I hate fax machines. It's a deep-seated visceral loathing of a technology that is decades past its use-by (not best-before) date - a technology that is still considered (in departmental policies at least) an acceptable way of transmitting confidential information from one point to another. Consider this.
Today in our office (I work in a busy Genetic Medicine Department, and we get barrow-loads of correspondence relating to our patients every day) the fax machine broke. It's a venerable old thing, but it has now entered the realm of permapaperjam and refuses all my obsequies and pleas to unfeckingjam itself. This is bad enough, but we're awaiting an important test result from an external lab, and the external lab won't email us the report; their policy is that it can only be sent by post or by fax.
Why won't they email? Well, their policy is that they will only email to addresses ending in nhs.uk, so the fact that the Northern Ireland NHS email system ends in hscni.net is a Big Deal. We, apparently, are off the grid.
So the only way to get the result is via this useless obsolete chunk of dead beige plastic that can't even do its primary job. We have a problem, and the problem is that policies don't change very well.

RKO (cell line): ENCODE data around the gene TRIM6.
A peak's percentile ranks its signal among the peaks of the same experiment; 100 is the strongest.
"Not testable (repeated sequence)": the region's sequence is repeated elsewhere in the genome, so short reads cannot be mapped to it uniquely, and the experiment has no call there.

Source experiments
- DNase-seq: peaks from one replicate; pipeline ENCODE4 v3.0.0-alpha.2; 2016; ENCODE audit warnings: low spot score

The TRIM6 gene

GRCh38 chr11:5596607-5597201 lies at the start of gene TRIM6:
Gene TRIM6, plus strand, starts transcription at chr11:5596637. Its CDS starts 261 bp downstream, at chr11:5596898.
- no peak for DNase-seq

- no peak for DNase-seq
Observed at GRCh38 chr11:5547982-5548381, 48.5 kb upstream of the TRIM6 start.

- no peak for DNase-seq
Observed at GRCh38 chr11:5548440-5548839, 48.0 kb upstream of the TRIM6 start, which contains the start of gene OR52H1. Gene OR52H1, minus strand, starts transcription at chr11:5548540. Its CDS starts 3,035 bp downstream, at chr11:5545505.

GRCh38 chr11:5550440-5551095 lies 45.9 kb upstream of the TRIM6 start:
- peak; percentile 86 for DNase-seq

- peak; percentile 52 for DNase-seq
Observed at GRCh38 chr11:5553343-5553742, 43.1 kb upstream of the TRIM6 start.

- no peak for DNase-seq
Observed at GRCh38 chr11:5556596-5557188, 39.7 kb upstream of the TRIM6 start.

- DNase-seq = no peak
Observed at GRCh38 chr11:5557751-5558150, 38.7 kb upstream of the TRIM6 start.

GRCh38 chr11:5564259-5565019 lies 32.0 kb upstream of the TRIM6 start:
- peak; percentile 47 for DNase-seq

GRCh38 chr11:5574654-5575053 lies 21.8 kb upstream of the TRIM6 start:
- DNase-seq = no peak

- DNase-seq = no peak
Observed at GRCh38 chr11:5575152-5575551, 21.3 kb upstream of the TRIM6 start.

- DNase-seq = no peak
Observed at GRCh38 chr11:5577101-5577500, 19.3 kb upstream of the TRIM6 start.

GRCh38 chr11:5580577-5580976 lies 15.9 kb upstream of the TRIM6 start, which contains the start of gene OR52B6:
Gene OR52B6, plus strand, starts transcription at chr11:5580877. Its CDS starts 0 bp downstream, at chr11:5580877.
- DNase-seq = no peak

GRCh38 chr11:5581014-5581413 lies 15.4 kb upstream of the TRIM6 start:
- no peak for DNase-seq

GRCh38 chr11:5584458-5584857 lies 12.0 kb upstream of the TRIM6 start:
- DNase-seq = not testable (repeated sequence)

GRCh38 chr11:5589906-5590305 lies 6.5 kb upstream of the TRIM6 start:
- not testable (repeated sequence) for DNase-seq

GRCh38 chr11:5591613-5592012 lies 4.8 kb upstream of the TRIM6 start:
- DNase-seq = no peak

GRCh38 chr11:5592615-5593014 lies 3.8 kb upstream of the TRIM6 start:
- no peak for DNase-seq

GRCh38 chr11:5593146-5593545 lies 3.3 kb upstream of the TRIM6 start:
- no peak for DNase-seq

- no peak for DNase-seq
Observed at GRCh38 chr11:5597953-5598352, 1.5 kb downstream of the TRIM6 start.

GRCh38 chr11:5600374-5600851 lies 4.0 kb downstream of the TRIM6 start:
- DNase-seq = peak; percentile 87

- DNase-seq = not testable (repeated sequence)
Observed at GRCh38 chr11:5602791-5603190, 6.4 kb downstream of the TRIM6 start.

Now, this is 2011. We have motorised vehicles and computational devices and electrical hand dryers and soap and stuff. We even have Pot Noodle. What in the name of all that is holy are we doing, relying on ancient insecure unreliable user-unfriendly hackable useless trash like fax machines? There are better ways of doing this - encrypted file attachments is one. Secure server download is another (and these are potentially properly auditable - calm your quaking desire, O box-tickers).
But the NHS, bless its socks, still seems to operate on the principle that sending a series of beeps across a phone line in the hope that you're connecting with a non-hacked (thank you, Mr Murdoch) machine on the other end, relying on no paper-jams and proper scanning of the feed sheets and the person manning the receiving machine being of near-average intelligence is the way to go.